A few weeks ago, I sat puzzling over my students’ recent test scores. Three times a year, my students take the STAR assessment, which enables me to see their growth from the beginning of the year, and areas on which to focus, and where the students are right now.
What confounded me most was their lack of growth. Usually by this time of year, my students have grown at least a half a year on average.
But not this year! Instead, my students grew much less than usual. I felt like an epic failure. I pride myself on my ability to grow my students—all of them, through research-based strategies–but my students weren’t growing leaps and bounds.
As an introverted teacher, I reflect a lot about my students, my teaching, and pedagogy. What was I doing wrong? Was it the students? Was it me? I stewed over it less than a day—I’m also a problem solver, not complainer by nature. (Another typical introvert quality!)
Here’s what I know for sure: 1) I am a good teacher, 2) my students are growing and becoming thinkers, 3) my students are smart, and 4) we can accomplish anything together.
But how did I turn it around? I took the information to my students. We puzzled over it together. Because we have a good relationship (built through morning meetings, a growth mindset, and our classroom culture), they trust me and I trust them.
I told them the facts—not pointing to anyone in particular—and asked them to share ideas. I already knew exactly which ones had grown, those that stayed the same, and those that were falling behind.
The single factor we discovered TOGETHER? Reading time! The ones who were successful read a lot at home, and those that weren’t—or that grew a very small amount—only read at school—if at all.
In the words of Junie B. Jones, “Wowwie, wow, wow.”
Fortunately, I am familiar with kids not wanting to read or not loving to read. I have a child at home who began that way. Some children are intrinsically motivated to read—others, not so much. They need some incentives.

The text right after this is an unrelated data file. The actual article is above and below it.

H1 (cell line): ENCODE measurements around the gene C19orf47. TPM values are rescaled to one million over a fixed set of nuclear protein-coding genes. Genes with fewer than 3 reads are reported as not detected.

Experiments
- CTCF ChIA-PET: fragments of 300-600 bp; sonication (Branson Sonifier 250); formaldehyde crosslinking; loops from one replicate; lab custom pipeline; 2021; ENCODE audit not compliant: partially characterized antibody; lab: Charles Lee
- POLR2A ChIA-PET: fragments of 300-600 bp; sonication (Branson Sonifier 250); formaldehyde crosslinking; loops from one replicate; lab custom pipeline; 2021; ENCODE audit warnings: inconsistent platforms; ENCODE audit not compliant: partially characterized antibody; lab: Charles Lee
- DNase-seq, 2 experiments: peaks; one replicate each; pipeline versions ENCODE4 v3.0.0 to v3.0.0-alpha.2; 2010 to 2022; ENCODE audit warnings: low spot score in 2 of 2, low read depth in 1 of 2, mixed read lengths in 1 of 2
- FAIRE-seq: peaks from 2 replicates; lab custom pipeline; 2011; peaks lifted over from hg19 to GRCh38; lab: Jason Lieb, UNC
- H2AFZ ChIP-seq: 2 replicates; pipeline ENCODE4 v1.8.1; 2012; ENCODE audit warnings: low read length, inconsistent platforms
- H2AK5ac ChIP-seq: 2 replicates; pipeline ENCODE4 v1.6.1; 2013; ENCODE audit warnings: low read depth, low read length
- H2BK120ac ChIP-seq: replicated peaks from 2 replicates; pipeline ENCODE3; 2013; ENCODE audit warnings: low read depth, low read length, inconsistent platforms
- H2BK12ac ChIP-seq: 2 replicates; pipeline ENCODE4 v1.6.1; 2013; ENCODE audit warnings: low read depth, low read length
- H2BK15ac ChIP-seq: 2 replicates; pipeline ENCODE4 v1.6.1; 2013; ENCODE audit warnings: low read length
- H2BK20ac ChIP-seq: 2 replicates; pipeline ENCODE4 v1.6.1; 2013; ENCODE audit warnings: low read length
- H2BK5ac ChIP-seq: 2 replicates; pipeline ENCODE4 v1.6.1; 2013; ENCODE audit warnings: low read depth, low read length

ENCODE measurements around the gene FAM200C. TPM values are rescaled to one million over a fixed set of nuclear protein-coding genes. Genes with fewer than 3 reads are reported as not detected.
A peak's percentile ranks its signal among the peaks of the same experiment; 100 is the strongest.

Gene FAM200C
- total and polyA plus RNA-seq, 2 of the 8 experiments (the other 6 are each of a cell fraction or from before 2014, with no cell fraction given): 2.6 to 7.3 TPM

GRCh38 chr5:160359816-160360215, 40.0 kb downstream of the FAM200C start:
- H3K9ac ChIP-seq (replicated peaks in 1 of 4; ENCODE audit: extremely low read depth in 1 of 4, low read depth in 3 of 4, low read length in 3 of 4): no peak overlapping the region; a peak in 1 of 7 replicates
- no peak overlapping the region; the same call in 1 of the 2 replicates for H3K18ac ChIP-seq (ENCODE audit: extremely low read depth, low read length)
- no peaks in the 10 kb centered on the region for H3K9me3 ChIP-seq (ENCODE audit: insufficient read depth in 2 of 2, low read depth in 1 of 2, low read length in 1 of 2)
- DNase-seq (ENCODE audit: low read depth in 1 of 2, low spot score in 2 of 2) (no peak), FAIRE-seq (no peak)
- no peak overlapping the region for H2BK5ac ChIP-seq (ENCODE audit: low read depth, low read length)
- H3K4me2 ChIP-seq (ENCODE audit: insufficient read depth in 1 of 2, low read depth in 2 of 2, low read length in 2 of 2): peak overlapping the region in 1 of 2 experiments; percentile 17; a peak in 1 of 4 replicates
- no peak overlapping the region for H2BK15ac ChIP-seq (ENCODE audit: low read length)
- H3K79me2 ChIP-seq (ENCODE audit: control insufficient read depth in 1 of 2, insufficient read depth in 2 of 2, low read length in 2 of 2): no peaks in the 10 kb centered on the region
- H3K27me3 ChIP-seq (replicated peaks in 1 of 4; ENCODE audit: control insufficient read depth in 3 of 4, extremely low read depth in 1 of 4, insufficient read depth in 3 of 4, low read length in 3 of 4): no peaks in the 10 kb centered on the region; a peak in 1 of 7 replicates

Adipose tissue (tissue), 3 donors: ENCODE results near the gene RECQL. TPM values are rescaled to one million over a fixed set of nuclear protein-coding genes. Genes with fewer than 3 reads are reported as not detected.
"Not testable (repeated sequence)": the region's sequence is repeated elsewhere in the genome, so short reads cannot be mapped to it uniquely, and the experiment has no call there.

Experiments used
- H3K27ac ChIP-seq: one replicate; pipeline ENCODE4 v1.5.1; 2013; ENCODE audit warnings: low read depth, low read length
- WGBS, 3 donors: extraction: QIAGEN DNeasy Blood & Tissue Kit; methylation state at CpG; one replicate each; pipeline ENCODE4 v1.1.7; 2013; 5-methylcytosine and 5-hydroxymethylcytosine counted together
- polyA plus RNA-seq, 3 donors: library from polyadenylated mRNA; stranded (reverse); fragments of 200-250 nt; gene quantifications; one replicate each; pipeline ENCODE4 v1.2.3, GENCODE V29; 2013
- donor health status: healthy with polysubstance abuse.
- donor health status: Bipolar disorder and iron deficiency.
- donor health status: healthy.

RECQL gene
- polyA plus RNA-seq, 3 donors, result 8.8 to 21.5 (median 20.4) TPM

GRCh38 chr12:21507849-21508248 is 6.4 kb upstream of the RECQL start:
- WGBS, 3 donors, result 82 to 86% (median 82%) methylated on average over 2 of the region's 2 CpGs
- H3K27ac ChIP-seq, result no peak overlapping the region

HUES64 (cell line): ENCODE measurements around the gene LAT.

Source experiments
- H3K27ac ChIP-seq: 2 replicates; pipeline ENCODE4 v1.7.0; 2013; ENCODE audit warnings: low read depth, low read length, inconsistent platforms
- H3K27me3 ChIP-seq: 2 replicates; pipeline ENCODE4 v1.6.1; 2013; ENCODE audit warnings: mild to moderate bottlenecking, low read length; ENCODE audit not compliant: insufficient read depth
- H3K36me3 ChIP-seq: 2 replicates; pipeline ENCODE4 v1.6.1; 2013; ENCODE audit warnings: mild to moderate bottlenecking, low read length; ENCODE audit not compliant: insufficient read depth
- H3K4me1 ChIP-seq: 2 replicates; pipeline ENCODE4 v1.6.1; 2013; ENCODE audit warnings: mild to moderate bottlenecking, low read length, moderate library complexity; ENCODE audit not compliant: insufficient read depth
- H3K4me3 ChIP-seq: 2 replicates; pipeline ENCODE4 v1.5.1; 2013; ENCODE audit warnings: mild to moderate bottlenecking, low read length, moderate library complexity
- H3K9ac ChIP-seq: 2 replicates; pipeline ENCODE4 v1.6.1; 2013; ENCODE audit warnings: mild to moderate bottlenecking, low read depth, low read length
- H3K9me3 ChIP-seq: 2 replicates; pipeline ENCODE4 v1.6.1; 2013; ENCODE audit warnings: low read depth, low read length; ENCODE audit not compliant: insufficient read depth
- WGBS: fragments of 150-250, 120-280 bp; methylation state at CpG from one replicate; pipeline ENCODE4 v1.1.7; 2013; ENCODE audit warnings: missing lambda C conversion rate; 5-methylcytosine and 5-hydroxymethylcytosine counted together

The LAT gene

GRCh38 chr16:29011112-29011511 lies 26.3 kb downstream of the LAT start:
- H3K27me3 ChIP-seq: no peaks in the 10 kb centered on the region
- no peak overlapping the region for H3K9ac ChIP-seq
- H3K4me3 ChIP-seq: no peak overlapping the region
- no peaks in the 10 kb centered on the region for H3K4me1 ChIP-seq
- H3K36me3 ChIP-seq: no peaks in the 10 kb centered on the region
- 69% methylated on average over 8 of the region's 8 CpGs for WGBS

Adults get paid for their jobs, so why not students? Motivating students is essential. We have some stiff competition out there: YouTube, phones, and video game systems.
My strategy to grow my students extrinsically in reading involves 3 simple steps.
- Allow 15 minutes each day for the students to read—I call it the “Free 15”.
- Give class cash (which they spend in my class store) for each AR test they pass.
- Provide the most engaging books and series available.
Thanks to our school librarian—and a grant—I will soon have all the students’ favorite series (usually difficult to come by) in my classroom! I also took a trip to our local second-hand book store to pick up other options—they provide in-store credit to teachers every year.
Realistically, I’m really not sure what the end of the year will bring. But I know that my students will grow and it’s not just the extra reading they’ll do. I know, because I will put them first, learn from my mistakes, and trust myself to be the best teacher for the students right in front of me this year.
Mistakes and failures are our learning tools. We must embrace them. Epic failures become epic wins because in the end, learning and growth is what matters. That’s balance.